# Time and Space Complexity of Interpolation Search

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In this post, we discuss interpolation search algorithm, its best, average and worst case time complexity and compare it with its counterpart search algorithms. We derive the average case Time Complexity of O(loglogN) as well.

Table of contents:

- Basics of Interpolation Search
- Time Complexity Analysis
- Best Case Time Complexity
- Average Case Time Complexity
- Difference between an log(n) and log(log(n)) time compexity
- Worst Case Time Complexity

Prerequisite: Interpolation Search, Binary Search

## Basics of Interpolation Search

Interpolation Search is a search algorithm used for searching for a key in a dataset with uniform distribution of its values. An improved binary search for sorted and equally distributed data.

Uniform distribution means that the probability of a randomly chosen key being in a particular range is equal to it being in any other range of the same length. Therefore we expect to find target element at approximately the slot determined by the probing formula which we shall discuss below.

### Comparison with binary search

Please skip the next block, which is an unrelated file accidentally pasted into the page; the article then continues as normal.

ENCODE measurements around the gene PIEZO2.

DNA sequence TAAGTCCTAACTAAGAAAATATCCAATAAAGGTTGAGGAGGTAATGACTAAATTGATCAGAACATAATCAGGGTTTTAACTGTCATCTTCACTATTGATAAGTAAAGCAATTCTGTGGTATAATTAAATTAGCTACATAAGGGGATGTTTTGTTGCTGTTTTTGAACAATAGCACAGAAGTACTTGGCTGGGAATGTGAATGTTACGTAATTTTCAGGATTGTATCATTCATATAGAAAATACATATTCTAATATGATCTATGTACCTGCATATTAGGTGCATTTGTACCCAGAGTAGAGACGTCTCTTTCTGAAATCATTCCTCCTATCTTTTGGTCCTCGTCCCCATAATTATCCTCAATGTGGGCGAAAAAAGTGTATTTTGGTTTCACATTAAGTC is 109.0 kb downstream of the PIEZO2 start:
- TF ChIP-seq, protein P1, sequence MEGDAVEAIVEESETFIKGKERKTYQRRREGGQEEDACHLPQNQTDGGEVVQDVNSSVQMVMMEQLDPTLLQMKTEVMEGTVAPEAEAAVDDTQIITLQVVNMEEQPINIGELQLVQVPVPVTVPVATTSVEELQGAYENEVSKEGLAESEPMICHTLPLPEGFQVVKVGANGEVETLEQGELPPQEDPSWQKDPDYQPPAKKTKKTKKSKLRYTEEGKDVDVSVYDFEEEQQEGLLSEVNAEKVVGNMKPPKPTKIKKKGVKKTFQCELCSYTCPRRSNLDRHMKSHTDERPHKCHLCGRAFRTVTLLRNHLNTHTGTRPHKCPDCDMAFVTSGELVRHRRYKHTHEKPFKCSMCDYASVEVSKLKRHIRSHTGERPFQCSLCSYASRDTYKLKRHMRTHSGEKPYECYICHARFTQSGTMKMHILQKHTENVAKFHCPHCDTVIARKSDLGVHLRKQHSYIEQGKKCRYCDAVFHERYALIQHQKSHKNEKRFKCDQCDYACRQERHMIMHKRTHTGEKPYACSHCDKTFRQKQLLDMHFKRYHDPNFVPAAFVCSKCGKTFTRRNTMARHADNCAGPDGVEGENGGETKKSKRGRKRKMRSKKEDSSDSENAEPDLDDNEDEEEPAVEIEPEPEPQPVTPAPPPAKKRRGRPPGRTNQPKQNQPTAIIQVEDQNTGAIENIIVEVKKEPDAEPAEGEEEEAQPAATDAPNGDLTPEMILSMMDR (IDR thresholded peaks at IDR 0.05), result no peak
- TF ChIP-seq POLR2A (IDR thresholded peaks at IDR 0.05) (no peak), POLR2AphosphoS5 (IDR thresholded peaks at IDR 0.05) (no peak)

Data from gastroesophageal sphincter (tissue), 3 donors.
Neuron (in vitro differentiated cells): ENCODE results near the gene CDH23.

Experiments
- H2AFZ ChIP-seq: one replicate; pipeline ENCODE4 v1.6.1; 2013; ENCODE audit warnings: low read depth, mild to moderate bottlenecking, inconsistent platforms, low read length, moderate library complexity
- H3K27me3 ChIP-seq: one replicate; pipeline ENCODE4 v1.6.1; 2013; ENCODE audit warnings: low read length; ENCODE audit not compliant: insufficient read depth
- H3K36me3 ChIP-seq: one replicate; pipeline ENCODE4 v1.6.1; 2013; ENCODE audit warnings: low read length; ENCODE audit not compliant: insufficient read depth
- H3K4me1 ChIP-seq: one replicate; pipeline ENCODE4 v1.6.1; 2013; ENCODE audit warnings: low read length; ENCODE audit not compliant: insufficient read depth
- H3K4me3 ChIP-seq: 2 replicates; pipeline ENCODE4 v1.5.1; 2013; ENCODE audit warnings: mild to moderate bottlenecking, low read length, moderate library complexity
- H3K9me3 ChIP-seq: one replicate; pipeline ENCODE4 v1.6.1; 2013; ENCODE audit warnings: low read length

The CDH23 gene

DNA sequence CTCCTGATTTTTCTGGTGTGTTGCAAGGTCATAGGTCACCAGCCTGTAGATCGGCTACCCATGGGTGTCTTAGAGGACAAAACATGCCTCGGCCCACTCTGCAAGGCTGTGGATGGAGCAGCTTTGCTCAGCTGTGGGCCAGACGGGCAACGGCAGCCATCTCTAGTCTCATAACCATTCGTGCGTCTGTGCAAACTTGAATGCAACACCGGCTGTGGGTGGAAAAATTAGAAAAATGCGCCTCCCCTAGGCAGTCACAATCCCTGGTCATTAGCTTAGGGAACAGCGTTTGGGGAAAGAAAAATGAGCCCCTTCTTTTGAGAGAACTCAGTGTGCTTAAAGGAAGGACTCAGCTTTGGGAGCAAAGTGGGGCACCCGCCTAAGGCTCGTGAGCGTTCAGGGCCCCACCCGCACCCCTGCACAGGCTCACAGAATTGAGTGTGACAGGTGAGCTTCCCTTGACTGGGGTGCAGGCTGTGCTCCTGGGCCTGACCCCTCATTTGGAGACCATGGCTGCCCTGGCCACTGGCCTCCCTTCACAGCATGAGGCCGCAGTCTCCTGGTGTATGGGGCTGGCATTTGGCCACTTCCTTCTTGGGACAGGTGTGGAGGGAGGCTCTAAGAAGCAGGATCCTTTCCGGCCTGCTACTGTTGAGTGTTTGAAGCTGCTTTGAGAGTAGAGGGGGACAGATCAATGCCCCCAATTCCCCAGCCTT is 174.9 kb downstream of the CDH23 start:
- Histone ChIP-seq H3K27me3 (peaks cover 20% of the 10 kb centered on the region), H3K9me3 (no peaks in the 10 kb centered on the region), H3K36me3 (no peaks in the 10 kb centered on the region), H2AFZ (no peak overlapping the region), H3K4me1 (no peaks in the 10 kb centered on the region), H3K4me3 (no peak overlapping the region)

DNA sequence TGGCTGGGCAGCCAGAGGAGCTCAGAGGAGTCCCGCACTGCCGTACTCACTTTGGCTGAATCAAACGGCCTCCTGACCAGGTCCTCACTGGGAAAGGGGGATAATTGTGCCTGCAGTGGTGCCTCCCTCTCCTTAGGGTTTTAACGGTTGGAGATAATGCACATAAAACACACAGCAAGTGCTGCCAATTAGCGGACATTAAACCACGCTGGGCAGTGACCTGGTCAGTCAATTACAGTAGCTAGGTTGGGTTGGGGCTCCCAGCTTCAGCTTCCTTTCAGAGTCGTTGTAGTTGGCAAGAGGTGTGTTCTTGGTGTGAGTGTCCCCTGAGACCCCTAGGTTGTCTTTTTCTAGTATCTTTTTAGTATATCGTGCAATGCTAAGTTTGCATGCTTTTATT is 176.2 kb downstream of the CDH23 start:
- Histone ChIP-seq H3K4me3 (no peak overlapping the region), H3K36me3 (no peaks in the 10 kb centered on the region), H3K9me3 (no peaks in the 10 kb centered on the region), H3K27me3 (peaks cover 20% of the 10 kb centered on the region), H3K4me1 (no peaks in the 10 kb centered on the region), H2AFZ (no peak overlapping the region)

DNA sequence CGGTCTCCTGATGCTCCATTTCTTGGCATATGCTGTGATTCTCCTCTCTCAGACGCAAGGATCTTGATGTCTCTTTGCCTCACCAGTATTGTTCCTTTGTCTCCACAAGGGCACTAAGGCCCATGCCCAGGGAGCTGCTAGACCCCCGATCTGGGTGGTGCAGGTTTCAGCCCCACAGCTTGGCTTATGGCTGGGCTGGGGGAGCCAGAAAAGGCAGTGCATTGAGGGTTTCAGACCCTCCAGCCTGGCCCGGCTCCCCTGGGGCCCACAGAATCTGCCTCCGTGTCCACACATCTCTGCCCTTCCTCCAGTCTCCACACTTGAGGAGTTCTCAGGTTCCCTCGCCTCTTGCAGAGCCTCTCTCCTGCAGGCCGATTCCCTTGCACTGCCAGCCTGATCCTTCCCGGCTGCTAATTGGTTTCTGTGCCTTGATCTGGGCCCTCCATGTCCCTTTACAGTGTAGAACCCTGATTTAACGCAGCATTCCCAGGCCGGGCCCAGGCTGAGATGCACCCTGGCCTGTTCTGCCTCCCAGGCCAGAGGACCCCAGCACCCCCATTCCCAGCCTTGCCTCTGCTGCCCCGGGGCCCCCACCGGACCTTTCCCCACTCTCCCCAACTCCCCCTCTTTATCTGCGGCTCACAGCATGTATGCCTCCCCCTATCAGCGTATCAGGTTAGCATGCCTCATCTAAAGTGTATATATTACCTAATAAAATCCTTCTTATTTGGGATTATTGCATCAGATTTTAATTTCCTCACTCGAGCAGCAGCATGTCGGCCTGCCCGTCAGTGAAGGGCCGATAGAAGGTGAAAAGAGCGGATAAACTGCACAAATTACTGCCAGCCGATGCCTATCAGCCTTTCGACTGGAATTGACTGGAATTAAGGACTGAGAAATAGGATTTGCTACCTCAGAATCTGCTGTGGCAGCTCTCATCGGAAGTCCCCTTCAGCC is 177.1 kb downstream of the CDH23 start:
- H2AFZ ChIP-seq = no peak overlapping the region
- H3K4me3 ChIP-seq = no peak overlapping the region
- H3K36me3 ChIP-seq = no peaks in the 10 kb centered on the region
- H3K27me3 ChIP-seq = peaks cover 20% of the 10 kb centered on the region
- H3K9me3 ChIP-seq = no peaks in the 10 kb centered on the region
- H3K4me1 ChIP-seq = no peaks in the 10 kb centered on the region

Binary search chooses the middle element of the search space discarding a half sized chunk of the list depending on the comparison made at each iteration.

Interpolation search goes through different locations according to the search key, meaning it only requires the order of the elements, search space is reduced to the part before or after the estimated position at each iteration.

At each search step, the algorithm will calculate the remaining search space where the target element might be based on the low and high values of the search space and target value.

A comparison is made between the target and the value found at this position, if it is not equal then the search space is reduced to the part before or after the estimated position

The probing formula used is described below;

**position(mid) = low + ((target â€“ arr[low]) * (high â€“ low) / (arr[high] â€“ arr[low]))**

This formula returns a higher value pos(mid) when target is closer to arr[high] and smaller value of pos(mid) when target is closer to arr[low].

### An example

Given a dataset of 15 elements [10, 12, 13, 16, 18, 19, 20, 21, 22, 23, 24, 33, 35, 42, 47] and a target of 18. The algorithm will find the target in two iterations.

**1st Iteration:**

- mid = 0 + 8 * $\frac{13}{37}$ -> 3
- arr[3] = 16 < 18, therefore mid + 1 = 4

After this first step the search space is reduced, we know the target lies between index 3+1 to last index.

**2nd Iteration:**

- mid = 4 + 0 * $\frac{9}{29}$ -> 4
- arr[4] = 18 == target, terminate and return mid.

### Algorithm

- Calculate the value of pos(mid) using the probing formula and start search from there.
- If the pos value is equal to target, return index of value and terminate.
- If it does not match, probe position to find new mid using probing formula.
- If value is greater than arr[pos] search the higher sub-array, right sub-array.
- If value is greater than arr[pos] search the lower sub-array, left sub-array.